This report demonstrates that AZT treatment for thirty days causes a statistically significant increase in mtDNA mutations in vitro in both primary and cancer cell lines of different cell types. The fluorescent signature shifts indicative of mutations, as proven by previous publications [29,37,38] and confirmed here in multiple instances by sequencing, were not likely to be the result of amplification errors and were not the result of cloning errors [28]. While the total number of mutations after thirty days of treatment was relatively large, the number of mutations in individual experiments was small (Supplemental Table 2). Per thirty day experiment an average of 33, 24, and 40 and 34, 34, and 26 were seen in the HV2, CO2, and ND1 targets of HepG2 cells and CCD-1112Sk cells, respectively. These relatively low numbers of mutations in cultured cells are likely to be under estimates for several compounding technical reasons. First, the Light-On/Lights-Off method underestimates the frequency of sequence changes in mitochondrial DNA, because only those signatures shifts that lay outside three standard deviations of the reference for two consecutive temperature points are scored positive. In addition, some fluorescent signatures are due to more than one sequence change as revealed by sequencing (Table 3). Finally, the fact that each well had 1-5 molecules that are analysed as a single fluorescent signature shift also lowers the number of mutations recorded.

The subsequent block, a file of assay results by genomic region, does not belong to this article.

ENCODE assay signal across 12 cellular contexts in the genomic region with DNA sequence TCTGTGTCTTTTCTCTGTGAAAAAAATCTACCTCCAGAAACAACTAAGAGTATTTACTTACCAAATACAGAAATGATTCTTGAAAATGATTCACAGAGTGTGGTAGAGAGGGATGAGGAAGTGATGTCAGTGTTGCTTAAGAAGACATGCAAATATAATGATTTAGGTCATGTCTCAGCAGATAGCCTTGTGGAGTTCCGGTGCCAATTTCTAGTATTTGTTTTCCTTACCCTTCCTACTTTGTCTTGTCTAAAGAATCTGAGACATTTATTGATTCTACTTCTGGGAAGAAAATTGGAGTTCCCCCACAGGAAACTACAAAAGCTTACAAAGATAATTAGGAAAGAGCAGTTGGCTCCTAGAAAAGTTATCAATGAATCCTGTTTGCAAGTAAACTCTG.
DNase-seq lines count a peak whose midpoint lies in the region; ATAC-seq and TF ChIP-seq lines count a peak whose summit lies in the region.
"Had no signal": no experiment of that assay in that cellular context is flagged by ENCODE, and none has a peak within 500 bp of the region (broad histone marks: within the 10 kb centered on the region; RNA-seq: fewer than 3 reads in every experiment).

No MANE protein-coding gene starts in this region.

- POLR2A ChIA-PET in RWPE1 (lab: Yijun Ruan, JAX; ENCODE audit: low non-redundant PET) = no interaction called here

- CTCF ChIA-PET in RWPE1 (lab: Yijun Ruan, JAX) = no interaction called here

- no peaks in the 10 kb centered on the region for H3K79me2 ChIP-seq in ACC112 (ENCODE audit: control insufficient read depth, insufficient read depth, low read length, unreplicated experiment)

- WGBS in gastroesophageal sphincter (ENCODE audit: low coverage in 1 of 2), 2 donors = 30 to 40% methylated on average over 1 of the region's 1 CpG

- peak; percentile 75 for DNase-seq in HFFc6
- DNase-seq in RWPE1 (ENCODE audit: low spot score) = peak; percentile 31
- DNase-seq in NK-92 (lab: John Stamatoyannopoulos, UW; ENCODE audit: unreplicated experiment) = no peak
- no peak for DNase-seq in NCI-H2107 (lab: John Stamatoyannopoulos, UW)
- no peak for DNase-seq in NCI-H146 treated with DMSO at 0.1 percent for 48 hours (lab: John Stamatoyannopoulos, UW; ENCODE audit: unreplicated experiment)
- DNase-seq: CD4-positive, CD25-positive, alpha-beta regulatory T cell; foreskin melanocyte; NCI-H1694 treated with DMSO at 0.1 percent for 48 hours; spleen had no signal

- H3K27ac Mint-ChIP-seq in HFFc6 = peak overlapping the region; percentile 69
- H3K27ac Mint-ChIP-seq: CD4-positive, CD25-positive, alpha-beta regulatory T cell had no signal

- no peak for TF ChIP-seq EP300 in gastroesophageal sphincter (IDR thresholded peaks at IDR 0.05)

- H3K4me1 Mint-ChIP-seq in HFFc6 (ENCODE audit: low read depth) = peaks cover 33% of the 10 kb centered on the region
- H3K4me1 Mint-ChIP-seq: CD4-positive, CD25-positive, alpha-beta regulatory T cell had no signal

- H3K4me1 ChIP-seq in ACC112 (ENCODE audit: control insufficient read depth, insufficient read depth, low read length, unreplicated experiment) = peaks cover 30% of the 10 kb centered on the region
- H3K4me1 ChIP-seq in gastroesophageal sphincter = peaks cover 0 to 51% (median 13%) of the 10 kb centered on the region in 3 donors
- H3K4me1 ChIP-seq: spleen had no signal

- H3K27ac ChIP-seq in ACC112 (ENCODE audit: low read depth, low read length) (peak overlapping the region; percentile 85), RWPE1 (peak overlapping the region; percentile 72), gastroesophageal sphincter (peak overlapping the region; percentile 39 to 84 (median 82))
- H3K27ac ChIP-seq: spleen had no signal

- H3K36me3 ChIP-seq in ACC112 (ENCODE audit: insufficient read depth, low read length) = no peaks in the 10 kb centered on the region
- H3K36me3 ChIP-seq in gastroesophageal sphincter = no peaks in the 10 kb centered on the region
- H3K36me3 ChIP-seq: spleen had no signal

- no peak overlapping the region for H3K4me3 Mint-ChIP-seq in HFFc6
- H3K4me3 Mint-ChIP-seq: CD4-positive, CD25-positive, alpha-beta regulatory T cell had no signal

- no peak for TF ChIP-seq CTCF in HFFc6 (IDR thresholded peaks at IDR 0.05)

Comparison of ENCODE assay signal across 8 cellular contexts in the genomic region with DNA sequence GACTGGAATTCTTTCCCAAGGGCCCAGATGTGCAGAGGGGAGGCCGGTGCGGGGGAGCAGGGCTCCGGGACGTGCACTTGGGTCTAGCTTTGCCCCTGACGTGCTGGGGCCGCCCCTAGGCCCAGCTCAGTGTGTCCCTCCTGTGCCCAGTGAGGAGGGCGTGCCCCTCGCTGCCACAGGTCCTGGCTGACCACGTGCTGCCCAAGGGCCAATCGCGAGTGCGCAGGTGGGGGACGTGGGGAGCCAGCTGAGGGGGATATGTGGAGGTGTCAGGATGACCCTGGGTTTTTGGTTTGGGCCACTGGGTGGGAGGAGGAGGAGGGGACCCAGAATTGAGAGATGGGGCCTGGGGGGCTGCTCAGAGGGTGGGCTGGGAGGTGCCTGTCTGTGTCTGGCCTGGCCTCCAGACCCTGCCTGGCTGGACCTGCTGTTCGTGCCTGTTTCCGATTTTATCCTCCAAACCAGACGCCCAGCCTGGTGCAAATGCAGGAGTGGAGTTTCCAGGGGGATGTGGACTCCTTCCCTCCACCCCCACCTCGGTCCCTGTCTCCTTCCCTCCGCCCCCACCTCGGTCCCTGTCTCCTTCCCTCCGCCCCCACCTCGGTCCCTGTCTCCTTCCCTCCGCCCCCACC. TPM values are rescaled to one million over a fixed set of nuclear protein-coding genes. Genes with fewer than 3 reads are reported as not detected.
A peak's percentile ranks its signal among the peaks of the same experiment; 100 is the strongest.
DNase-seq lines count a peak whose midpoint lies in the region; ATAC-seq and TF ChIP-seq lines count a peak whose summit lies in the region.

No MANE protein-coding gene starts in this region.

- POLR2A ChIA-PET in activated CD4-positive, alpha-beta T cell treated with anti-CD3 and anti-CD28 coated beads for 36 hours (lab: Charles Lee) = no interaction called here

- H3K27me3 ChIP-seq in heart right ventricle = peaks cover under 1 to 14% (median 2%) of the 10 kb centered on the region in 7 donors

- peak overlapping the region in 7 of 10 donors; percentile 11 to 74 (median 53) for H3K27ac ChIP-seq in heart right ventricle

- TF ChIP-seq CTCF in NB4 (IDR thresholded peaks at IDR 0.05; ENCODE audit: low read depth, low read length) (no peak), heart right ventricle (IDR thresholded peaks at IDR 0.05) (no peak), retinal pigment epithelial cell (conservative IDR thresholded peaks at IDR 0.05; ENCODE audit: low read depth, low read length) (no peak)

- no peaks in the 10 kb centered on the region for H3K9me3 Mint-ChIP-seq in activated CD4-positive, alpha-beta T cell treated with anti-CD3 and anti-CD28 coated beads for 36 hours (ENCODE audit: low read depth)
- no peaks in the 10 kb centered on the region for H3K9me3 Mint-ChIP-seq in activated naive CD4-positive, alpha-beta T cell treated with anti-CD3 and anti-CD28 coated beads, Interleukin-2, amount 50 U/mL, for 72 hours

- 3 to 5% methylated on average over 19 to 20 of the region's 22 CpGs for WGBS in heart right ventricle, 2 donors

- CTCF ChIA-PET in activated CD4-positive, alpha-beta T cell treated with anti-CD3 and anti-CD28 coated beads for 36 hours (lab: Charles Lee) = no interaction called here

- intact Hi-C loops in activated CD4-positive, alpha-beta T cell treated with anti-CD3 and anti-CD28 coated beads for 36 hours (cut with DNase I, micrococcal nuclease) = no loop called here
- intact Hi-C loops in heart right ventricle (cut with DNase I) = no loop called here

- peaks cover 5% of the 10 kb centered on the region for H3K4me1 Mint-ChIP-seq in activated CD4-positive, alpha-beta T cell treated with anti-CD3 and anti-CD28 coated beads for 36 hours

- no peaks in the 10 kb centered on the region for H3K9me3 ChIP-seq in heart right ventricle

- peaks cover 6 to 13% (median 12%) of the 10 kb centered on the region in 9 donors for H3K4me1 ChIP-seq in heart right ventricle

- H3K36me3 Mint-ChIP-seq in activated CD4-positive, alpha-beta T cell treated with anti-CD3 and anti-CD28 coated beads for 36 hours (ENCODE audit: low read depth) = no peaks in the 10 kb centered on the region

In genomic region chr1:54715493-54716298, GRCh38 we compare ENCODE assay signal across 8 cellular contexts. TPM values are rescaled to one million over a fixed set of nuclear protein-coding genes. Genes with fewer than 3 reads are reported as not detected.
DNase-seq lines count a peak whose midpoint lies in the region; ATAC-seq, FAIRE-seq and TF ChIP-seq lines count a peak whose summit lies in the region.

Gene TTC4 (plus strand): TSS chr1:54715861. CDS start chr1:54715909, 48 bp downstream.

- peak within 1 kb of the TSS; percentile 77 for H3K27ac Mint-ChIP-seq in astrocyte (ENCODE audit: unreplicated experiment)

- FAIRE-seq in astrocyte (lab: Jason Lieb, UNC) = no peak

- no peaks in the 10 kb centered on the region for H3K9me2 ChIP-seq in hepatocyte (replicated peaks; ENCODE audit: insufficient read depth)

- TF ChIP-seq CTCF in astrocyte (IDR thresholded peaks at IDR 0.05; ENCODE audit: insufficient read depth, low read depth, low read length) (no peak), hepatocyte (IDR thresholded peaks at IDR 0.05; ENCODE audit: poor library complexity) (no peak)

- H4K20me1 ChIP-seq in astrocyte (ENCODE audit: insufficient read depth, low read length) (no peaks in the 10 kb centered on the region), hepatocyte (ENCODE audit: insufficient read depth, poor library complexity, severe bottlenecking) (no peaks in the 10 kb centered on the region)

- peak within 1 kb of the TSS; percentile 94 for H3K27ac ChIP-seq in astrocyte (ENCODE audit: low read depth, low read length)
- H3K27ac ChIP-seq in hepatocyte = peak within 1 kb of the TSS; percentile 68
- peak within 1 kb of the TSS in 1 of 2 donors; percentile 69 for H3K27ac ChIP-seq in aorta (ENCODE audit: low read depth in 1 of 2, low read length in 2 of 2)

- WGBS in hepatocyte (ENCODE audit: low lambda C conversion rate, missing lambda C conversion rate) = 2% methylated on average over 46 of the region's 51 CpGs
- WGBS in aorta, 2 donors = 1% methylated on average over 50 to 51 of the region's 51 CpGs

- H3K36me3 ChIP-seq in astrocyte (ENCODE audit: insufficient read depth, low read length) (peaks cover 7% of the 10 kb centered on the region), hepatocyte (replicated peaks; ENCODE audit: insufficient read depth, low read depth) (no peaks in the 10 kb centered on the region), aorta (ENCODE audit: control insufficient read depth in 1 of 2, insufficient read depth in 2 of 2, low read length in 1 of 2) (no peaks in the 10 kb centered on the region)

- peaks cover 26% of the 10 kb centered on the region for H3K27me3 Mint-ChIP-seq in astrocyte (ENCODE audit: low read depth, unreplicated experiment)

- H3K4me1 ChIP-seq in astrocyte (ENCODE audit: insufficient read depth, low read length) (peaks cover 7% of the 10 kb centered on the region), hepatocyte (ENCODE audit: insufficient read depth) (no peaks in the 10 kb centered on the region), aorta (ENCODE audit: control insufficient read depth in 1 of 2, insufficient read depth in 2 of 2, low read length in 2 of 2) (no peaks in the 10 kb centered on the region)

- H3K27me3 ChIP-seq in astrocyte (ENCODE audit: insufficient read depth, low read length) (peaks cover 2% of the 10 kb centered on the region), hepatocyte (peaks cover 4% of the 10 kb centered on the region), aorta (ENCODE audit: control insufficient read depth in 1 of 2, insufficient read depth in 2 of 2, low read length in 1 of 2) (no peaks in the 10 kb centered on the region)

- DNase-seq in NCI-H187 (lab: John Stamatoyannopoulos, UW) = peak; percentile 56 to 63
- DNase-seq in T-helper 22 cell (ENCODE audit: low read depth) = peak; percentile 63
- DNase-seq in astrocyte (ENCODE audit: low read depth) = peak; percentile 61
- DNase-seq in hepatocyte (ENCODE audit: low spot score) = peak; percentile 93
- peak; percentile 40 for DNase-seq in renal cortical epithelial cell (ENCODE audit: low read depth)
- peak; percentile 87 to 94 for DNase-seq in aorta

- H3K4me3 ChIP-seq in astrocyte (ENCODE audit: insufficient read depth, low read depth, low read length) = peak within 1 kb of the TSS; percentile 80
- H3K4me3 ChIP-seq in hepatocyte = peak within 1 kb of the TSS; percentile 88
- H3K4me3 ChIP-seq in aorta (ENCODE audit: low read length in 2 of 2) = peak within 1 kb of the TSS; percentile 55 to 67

Several mechanisms may account for AZT-induced mtDNA mutation. The fact that there is no obvious pattern to the observed mutations (Table 3) suggests that AZT does not mutagenize mtDNA by direct incorporation. Alternatively, AZT could damage mtDNA by increasing ROS or damaging proteins, or by interacting with the mitochondrial DNA polymerase [18,39]. These hypotheses would account for the fact that AZT increases mtDNA mutations in the relatively short period of time observed in this study.